Volicomer2: A (not so) Facetious Alternative

But things like Volicomer are hard to do, you might argue, and I should accept it as better than nothing unless I am willing to do the work to provide a better option.  Challenge accepted.  In the spirit of the old television game show “Name that Tune” (which I have never actually seen but which was part of the pop culture of my upbringing), “I can name that party in 4 notes.”  The flowchart below is a not-so-serious (but not entirely frivolous) attempt to integrate issue dimensions and salience to reduce the number of questions necessary for picking the major parties (and for the smaller parties the choice is largely random in any case):

Even a cursory look at the flowchart reveals the assumptions that I use when approaching Slovakia’s politics:

  • The “National Question” is the most polarizing and those who care about national issues are unlikely to care about much else.
  • The “National Question” is largely distinct from the economic questions, though those who care a little bit about national questions are more likely to prefer a statist economic policy (hence the “a bit” option that points to the choice between Smer and HZDS.  This was not always the case but the two axes have slowly come into closer alignment).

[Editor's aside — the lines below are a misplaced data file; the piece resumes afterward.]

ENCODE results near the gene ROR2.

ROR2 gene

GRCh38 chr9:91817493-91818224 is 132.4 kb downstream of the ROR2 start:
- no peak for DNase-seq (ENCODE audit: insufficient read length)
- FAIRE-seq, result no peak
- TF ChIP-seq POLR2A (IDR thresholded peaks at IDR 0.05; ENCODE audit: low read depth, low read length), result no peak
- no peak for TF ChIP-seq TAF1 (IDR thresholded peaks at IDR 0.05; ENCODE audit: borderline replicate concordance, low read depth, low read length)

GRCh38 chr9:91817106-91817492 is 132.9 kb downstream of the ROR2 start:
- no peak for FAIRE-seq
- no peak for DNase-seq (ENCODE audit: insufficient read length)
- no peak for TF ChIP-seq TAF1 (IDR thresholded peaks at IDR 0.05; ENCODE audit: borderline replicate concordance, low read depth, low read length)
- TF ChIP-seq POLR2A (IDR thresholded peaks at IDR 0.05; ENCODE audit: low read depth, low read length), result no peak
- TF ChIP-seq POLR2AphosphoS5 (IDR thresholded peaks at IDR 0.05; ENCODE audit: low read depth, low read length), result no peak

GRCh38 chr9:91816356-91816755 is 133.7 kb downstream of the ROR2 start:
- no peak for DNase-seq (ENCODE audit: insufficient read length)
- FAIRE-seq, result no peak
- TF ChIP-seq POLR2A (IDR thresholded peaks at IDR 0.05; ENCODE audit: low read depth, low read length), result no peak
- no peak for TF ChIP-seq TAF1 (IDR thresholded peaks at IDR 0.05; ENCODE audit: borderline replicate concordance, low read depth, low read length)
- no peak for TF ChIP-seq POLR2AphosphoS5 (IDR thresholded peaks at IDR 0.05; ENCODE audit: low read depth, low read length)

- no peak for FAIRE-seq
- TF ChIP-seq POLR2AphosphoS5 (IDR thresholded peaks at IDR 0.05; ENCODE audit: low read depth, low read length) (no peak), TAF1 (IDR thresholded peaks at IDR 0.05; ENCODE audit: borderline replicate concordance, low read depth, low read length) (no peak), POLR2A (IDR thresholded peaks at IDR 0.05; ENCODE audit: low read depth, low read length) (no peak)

• The choice between MKP-SMK is largely a personality driven one and therefore largely unpredictable on other bases.
  • The choice between SDKU, KDH, and SaS is one based on religiosity in the first case and novelty/”cleanliness” on the other.  In other words the two half-dimensions currently function primarily within the right wing of the political spectrum.  My guess is that by the next elections there will also be a “new party” alternative within the left wing that will siphon some votes from Smer, but we will have to wait to see about that.

I’m not convinced I’m right about any of this, so I’d encourage everybody who reads this to try Volicomer, try the quiz above and see which works better.  On this, as with everything, I’d love to see a larger number of reader comments!

New publication: How much difference do parties really make?

To watch American television news coverage of political questions (something I can no longer bring myself to do) or even to read American newspapers (only slightly less painful) is to learn that leaders matter.  Whether a policy succeeds or fails, whether a candidate wins or loses depends on tactical decisions, on turns of phrase, on the right color tie.  To read some America scholarly work on the subject is to learn the opposite: economic conditions, cultural values and demographic trends shape outcomes so strongly that you can set up an accurate electoral model before you even know who the candidates are.